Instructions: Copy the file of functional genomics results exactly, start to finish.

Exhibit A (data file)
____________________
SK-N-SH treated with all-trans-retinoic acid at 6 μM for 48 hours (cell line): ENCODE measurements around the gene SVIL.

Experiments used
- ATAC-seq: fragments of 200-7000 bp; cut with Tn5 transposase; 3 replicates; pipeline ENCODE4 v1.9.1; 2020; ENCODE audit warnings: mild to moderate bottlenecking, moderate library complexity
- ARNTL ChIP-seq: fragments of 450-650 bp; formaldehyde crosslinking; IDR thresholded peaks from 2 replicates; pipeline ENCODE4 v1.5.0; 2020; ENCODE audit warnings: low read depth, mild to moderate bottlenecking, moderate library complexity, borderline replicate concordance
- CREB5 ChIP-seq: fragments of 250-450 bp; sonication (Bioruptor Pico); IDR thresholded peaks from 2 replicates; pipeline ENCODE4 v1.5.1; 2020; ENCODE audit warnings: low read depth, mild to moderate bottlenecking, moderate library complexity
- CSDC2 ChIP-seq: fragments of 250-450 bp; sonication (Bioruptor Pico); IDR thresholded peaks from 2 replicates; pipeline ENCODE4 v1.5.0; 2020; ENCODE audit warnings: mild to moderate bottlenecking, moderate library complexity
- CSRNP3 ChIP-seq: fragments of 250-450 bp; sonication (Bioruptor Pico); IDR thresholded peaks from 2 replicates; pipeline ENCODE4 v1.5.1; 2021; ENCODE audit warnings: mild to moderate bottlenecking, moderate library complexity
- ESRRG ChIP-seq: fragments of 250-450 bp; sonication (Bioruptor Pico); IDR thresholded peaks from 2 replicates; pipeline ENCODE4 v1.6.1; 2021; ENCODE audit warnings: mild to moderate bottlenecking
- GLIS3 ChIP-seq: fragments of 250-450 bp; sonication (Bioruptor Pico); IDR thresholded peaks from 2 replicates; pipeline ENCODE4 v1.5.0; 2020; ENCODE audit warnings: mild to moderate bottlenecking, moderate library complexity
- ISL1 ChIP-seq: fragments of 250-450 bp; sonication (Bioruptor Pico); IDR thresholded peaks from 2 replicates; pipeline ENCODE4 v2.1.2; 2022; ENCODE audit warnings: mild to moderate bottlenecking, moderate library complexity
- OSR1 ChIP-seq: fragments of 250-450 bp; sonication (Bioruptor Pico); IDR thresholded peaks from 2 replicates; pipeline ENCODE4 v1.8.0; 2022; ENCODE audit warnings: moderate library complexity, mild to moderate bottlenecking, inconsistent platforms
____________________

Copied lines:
SK-N-SH treated with all-trans-retinoic acid at 6 μM for 48 hours (cell line): ENCODE measurements around the gene SVIL.

Experiments used
- ATAC-seq: fragments of 200-7000 bp; cut with Tn5 transposase; 3 replicates; pipeline ENCODE4 v1.9.1; 2020; ENCODE audit warnings: mild to moderate bottlenecking, moderate library complexity
- ARNTL ChIP-seq: fragments of 450-650 bp; formaldehyde crosslinking; IDR thresholded peaks from 2 replicates; pipeline ENCODE4 v1.5.0; 2020; ENCODE audit warnings: low read depth, mild to moderate bottlenecking, moderate library complexity, borderline replicate concordance
- CREB5 ChIP-seq: fragments of 250-450 bp; sonication (Bioruptor Pico); IDR thresholded peaks from 2 replicates; pipeline ENCODE4 v1.5.1; 2020; ENCODE audit warnings: low read depth, mild to moderate bottlenecking, moderate library complexity
- CSDC2 ChIP-seq: fragments of 250-450 bp; sonication (Bioruptor Pico); IDR thresholded peaks from 2 replicates; pipeline ENCODE4 v1.5.0; 2020; ENCODE audit warnings: mild to moderate bottlenecking, moderate library complexity
- CSRNP3 ChIP-seq: fragments of 250-450 bp; sonication (Bioruptor Pico); IDR thresholded peaks from 2 replicates; pipeline ENCODE4 v1.5.1; 2021; ENCODE audit warnings: mild to moderate bottlenecking, moderate library complexity
- ESRRG ChIP-seq: fragments of 250-450 bp; sonication (Bioruptor Pico); IDR thresholded peaks from 2 replicates; pipeline ENCODE4 v1.6.1; 2021; ENCODE audit warnings: mild to moderate bottlenecking
- GLIS3 ChIP-seq: fragments of 250-450 bp; sonication (Bioruptor Pico); IDR thresholded peaks from 2 replicates; pipeline ENCODE4 v1.5.0; 2020; ENCODE audit warnings: mild to moderate bottlenecking, moderate library complexity
- ISL1 ChIP-seq: fragments of 250-450 bp; sonication (Bioruptor Pico); IDR thresholded peaks from 2 replicates; pipeline ENCODE4 v2.1.2; 2022; ENCODE audit warnings: mild to moderate bottlenecking, moderate library complexity
- OSR1 ChIP-seq: fragments of 250-450 bp; sonication (Bioruptor Pico); IDR thresholded peaks from 2 replicates; pipeline ENCODE4 v1.8.0; 2022; ENCODE audit warnings: moderate library complexity, mild to moderate bottlenecking, inconsistent platforms